eliminating expression of transgenes that encode resistance factors in pollen. In addition, development of strategies that enhance the effective life span, or durability, of transgenic pest-protection mechanisms is vital. Research to develop better promoters that restrict expression of transgenes to non-edible plant tissues could lead to decreased potential for food safety problems with some pest-protected plants. Research could also lead to the more efficient use of non-constitutive promoters that result in more durable pest-protection or environmental safety. Transgenic or other techniques to decrease the potential for the spread of transgenes into wild populations should be explored.
For conventional pest-protected plants and for transgenes moved by breeding to new cultivars, the linkage of pest-protection traits to other traits carried inadvertently by the breeding process should be investigated for commercial cultivars, and more research should be conducted on potential health and ecological impacts of such linkage (section 2.4.2). Recent advances in plant genomics should help to identify the biochemical and physiological function of linked genes. Similarly, research is needed to better understand potential pleiotropic effects of pest-protection genes.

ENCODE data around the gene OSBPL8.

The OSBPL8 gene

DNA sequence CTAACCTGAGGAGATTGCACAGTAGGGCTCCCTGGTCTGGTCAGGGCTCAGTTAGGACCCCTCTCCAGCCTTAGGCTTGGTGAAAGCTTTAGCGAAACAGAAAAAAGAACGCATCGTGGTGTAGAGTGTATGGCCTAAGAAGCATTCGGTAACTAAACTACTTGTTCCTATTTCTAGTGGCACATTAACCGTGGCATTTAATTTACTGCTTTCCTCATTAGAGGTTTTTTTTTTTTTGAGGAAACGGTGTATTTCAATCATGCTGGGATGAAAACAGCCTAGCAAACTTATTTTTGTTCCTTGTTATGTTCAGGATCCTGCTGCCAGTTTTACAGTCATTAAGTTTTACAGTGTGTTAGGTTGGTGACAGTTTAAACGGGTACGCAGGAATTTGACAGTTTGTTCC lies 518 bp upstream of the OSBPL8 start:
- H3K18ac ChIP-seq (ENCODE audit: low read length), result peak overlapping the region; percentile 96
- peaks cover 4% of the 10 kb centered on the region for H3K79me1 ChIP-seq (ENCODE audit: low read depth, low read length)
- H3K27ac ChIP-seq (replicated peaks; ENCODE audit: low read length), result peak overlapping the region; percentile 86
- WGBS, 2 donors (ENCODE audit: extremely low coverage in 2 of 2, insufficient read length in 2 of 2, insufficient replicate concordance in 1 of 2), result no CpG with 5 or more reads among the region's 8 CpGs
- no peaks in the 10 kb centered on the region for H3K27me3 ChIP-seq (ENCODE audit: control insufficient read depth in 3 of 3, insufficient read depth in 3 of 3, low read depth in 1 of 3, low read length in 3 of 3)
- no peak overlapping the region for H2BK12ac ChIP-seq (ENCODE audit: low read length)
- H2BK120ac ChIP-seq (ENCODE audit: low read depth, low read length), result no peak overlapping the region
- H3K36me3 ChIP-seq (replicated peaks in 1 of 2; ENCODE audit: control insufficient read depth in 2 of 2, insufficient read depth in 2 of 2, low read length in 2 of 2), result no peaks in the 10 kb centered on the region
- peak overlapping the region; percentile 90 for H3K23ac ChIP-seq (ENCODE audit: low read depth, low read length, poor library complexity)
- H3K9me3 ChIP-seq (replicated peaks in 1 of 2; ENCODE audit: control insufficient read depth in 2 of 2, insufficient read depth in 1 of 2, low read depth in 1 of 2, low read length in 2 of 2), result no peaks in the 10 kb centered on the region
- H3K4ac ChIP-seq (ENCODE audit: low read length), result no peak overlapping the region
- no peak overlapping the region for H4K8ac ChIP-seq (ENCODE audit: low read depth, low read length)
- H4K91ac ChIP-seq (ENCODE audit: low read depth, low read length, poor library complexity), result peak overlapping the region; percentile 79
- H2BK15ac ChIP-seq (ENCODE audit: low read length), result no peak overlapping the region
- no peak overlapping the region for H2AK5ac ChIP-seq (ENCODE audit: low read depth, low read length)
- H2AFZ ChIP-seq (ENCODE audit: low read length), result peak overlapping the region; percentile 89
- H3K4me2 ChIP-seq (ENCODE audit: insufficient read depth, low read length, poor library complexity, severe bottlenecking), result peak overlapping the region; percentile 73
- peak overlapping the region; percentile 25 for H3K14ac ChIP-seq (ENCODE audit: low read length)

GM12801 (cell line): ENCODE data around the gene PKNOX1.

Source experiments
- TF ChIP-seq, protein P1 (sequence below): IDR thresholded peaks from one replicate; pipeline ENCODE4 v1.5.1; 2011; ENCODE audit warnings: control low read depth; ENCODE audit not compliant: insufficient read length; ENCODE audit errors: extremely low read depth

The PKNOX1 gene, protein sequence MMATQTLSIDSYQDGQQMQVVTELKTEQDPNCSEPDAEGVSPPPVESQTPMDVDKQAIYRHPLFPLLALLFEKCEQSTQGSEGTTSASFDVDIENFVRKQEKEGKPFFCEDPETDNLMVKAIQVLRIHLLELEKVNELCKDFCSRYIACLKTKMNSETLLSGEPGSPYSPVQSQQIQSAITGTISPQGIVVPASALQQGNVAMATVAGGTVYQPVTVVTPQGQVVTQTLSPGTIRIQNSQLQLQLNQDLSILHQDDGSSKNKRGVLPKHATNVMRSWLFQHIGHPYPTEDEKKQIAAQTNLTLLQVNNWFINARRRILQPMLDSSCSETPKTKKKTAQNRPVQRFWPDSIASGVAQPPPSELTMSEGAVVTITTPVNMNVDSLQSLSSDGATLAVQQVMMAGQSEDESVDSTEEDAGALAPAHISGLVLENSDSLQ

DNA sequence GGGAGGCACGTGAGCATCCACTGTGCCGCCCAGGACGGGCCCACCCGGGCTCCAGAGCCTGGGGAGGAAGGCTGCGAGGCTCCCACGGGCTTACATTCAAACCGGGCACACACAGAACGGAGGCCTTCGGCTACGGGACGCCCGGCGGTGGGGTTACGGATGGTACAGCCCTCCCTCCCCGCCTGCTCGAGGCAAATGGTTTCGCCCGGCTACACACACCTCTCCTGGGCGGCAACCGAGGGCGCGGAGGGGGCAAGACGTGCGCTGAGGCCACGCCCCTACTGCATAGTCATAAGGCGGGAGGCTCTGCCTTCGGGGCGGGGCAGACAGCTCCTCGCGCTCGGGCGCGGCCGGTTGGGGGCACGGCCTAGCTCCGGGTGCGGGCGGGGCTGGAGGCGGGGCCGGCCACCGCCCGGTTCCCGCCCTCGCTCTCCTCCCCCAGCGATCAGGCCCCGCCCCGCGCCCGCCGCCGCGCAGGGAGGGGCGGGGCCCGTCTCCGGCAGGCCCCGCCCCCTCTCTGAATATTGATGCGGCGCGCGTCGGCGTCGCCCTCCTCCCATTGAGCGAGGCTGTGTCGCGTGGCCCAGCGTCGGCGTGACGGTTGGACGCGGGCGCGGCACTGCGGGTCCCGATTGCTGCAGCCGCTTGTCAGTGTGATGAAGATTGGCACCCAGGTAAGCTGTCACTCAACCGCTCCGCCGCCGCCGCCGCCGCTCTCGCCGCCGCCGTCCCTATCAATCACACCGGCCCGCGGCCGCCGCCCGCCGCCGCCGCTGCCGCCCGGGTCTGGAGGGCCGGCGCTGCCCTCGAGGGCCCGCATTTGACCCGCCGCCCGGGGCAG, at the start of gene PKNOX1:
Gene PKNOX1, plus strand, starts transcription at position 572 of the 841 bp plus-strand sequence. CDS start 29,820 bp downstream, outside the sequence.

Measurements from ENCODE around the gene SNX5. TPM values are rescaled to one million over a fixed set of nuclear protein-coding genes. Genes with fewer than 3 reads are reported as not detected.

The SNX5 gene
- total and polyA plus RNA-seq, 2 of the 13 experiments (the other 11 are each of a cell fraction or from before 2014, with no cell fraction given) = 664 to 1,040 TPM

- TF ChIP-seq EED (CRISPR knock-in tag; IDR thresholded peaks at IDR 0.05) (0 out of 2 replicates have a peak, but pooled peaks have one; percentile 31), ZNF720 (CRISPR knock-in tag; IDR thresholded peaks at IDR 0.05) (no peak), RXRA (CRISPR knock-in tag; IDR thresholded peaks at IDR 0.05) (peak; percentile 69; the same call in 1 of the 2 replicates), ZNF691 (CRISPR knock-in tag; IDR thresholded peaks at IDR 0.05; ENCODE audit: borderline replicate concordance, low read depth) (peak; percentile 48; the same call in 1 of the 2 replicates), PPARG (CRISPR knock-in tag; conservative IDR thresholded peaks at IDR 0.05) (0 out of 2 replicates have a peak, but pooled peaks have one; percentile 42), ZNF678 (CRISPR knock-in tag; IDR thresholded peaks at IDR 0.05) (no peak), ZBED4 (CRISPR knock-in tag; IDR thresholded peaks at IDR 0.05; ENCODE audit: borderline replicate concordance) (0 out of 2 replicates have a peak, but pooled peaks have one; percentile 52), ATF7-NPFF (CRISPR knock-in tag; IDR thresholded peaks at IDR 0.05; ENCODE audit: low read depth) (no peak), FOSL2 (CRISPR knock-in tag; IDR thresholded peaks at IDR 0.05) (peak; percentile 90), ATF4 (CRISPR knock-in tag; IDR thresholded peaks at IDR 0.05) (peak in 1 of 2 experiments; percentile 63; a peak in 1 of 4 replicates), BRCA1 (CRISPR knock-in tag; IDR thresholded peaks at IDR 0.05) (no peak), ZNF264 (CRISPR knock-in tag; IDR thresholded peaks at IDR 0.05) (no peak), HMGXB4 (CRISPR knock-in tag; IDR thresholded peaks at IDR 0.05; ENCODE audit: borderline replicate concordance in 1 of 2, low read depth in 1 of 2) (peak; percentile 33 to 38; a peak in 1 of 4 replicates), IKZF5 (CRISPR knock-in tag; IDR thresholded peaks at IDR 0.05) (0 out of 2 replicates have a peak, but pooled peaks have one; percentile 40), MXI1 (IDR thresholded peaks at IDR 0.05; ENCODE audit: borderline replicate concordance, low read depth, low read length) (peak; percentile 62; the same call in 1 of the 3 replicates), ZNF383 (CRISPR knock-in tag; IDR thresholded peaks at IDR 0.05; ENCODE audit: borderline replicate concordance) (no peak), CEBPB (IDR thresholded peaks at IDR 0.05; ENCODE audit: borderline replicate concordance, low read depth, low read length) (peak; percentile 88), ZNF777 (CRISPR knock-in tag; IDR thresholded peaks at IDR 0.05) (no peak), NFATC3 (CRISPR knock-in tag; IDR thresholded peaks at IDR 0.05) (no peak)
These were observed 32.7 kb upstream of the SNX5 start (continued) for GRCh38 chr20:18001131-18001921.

Research to increase our understanding of the population biology, genetics, and community ecology of the target pests should be conducted, so that more ecologically and evolutionarily sustainable approaches to pest management with pest-protected plants can be developed ( section 2.6). Knowledge of pests' roles in the larger biological community (for example, their role as food sources for nontarget organisms or their roles as predators of other agriculturally relevant pests) will allow us to anticipate better the indirect effects of declines in the pests due to both conventional and transgenic pest-protected plants. Knowledge of the pest population biology will enable prediction of the types of pest-protection mechanisms that would most efficiently reduce a target organism' s pest status (Kennedy et al. 1987) and would help us to design more accurate resistance management plans (Gould 1998).
Research to assess gene flow and its potential consequences should be conducted (section 2.7). A list of plants with wild or weedy relatives in the United States should be established in an accessible public database (see section 3.3). This database should include the geographic locations of these relatives and could be used to determine which crop-weed complexes should be regulated. For weed species of concern (plants that might hybridize with transgenic pest-protected plants), more ecological and agricultural research is needed on the following: weed distribution